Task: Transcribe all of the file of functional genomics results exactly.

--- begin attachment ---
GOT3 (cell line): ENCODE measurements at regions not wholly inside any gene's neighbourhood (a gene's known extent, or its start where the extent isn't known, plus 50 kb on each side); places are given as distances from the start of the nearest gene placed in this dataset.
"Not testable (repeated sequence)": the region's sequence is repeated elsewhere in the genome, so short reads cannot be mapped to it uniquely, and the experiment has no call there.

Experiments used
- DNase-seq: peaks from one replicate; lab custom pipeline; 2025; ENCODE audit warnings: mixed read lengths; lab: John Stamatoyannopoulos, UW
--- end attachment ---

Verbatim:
GOT3 (cell line): ENCODE measurements at regions not wholly inside any gene's neighbourhood (a gene's known extent, or its start where the extent isn't known, plus 50 kb on each side); places are given as distances from the start of the nearest gene placed in this dataset.
"Not testable (repeated sequence)": the region's sequence is repeated elsewhere in the genome, so short reads cannot be mapped to it uniquely, and the experiment has no call there.

Experiments used
- DNase-seq: peaks from one replicate; lab custom pipeline; 2025; ENCODE audit warnings: mixed read lengths; lab: John Stamatoyannopoulos, UW